Amazon’s virtual assistant Alexa can do many things, including laughing randomly, which is sure to freak people out. Each week, the company sends out an update email to show the latest skills Alexa has learned. As yet, Alexa can’t order your repeat prescription.
Amazon has, however, signaled an entry into the pharmacy and healthcare sectors. The company is exploring providing distribution and fulfillment of orders, pharmacy licensing to comply with regulation, and has even introduced its own-brand over-the-counter pharmacy line. Is pharmacy about to be ‘Amazonised’?
Here are three reasons why it could be:
Other, similar, industries have all been disrupted by digital technologies: groceries, book shops, video rental and banking, to name a few.
Citizens are increasingly moving online for services. They expect to be able to conduct digital interactions and not have to receive services on a solely face-to-face basis.
Citizens expect to have 24/7 ability to interact with a provider, both synchronously (phone, chat, Skype) and asynchronously (NHS mail, app messaging).
If this were the whole picture, then pharmacy would have already been significantly disrupted. This has not been the case, so this is not the whole picture.
Why pharmacy may not be ‘Amazonised’:
Pharmacy services are much, much more than a simple transactional interaction. Pharmacy provides access to a trained and regulated health professional, adds clinical value, ensures safety, and provides tailored help and advice – all with or without the supply of a product.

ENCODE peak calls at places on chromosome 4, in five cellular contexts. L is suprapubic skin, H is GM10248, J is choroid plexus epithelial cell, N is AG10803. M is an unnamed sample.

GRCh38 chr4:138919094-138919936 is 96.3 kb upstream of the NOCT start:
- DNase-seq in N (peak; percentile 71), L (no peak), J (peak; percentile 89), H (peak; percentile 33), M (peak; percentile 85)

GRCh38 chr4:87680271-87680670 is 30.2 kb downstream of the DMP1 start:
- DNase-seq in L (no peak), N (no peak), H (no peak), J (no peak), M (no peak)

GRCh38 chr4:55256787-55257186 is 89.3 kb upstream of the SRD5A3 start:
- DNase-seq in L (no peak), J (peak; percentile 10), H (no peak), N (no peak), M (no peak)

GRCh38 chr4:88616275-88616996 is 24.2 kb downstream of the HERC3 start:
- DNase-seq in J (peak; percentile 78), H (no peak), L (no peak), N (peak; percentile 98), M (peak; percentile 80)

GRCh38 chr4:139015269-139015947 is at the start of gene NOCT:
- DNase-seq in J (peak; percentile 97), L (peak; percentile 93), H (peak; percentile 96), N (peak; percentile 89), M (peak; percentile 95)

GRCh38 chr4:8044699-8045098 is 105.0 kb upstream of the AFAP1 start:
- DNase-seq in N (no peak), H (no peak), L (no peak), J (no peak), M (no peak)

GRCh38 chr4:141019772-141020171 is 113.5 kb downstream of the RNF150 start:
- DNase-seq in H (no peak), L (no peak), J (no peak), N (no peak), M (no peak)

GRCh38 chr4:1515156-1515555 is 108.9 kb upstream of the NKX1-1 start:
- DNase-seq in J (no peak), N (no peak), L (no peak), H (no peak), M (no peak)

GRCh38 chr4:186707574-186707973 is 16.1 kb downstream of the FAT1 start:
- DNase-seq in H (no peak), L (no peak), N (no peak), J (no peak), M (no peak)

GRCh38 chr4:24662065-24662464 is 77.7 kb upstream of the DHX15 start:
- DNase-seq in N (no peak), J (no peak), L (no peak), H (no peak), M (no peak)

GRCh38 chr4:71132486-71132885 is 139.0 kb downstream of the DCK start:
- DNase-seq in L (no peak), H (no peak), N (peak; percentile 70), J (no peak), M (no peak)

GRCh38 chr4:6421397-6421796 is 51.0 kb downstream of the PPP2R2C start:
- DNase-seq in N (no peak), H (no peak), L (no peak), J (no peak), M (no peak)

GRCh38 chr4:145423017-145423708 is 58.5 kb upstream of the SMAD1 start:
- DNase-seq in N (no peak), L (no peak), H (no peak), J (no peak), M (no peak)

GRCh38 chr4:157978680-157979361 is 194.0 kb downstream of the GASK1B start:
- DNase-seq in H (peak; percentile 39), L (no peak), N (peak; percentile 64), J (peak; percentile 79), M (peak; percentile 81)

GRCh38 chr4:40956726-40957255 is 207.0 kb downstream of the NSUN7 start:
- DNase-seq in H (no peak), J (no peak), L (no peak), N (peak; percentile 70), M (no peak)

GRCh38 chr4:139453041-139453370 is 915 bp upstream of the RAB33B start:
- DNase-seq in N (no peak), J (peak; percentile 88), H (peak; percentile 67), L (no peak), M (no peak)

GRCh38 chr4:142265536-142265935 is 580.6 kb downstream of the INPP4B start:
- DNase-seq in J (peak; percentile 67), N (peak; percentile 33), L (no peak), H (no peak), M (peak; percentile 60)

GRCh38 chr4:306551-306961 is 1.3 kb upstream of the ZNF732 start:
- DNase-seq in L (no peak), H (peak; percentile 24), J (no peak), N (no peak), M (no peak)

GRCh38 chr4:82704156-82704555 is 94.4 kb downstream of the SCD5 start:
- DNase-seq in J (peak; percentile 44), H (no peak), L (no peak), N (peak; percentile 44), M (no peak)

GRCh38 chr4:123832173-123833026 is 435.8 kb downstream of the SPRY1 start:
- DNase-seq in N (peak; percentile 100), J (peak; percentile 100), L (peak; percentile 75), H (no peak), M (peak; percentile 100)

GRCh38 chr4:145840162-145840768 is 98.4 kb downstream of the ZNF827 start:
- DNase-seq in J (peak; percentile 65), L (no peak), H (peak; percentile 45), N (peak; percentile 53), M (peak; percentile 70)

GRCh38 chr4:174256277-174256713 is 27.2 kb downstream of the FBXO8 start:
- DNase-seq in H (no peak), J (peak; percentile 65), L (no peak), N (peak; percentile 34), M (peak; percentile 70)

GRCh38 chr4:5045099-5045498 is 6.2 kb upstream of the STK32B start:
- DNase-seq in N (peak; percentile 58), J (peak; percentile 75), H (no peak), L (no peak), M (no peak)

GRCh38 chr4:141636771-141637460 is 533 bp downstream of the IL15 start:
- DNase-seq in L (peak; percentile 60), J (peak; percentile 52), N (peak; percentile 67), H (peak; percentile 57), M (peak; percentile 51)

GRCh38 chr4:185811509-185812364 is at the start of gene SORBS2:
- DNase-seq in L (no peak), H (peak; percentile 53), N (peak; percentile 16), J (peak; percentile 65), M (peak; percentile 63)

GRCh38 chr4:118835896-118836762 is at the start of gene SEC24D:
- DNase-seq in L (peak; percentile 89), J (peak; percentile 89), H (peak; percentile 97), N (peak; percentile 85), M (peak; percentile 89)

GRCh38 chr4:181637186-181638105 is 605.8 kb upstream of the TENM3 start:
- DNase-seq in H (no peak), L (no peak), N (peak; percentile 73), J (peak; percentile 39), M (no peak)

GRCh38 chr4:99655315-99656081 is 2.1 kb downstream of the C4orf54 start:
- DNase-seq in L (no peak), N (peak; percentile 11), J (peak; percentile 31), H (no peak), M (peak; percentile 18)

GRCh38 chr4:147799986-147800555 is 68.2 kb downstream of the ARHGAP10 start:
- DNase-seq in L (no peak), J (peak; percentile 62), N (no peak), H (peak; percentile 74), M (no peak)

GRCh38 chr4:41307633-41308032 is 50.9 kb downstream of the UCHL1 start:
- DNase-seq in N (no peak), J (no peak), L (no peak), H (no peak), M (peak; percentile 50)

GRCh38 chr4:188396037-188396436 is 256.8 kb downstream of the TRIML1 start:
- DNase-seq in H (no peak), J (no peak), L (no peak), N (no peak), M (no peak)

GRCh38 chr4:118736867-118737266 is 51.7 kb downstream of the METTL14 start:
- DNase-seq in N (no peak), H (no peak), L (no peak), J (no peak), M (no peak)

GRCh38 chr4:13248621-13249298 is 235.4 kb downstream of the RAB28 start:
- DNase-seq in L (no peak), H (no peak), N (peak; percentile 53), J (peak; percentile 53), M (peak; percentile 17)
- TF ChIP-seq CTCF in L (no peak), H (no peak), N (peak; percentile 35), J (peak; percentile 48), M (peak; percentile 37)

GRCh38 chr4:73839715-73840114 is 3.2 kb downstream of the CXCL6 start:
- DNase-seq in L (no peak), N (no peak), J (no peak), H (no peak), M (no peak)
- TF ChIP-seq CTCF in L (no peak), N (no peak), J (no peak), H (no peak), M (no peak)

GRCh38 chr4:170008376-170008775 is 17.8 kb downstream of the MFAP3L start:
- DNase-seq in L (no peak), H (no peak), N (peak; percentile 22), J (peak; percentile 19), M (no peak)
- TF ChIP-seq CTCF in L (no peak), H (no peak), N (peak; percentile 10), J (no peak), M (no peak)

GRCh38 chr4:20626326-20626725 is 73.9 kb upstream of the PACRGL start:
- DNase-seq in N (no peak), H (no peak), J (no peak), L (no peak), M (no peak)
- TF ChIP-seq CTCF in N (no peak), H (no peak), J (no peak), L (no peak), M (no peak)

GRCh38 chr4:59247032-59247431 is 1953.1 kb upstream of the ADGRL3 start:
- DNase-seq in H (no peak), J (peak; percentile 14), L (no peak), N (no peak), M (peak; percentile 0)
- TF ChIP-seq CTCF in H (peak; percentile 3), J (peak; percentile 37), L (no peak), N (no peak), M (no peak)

It has not happened yet – which underlies that healthcare is different. The regulatory environment in healthcare is complex and has not yet fully kept pace with technology.
The digital infrastructure is not sufficiently mature in pharmacy. This constrains the ability for software to deliver the service. A decade on from the launch of the electronic prescription service, it is clear this has been less transformational and more foundational for disruption. A structured, computer-readable dose syntax has not been developed. Sharing of data is still hard, and interoperable systems remain in their infancy.
Medicines are not just another commodity. A medicine is not like a book or loaf of bread. Although they can be ordered and shipped, they are fundamentally different. Safeguards to prevent abuse or harm need to be included, and individual wants have to be balanced against protecting the individual and the wider public interest. Inappropriate use of medicines, such as antibiotics, can have a population-level effect and, as such, additional care is needed to ensure the wider public health interest is considered.
Amazon will undoubtedly enter the pharmacy sector in some capacity. However, my own judgement is that the greater disruption will come from [prescription ordering] pioneers such as Echo and Dimec, as they bring in new business models with two-sided network effects that are more rapidly scalable.
Two-sided networks are platforms where two sets of users can conduct transactions with one another, and the value of the platform grows in a 'virtuous circle' as providers and consumers grow. Examples include Airbnb (hosts and guests), app stores (developers and purchasers), and Uber (drivers and riders).
While we wait for the disruptive models to scale, the one thing that can’t be outsourced (yet) is exercise: “Alexa – start my seven-minute workout!”
Mohammed Hussain is senior clinical lead of operations and medicines at NHS Digital
All this week C+D is exploring the world of online pharmacies. Read all the coverage so far here.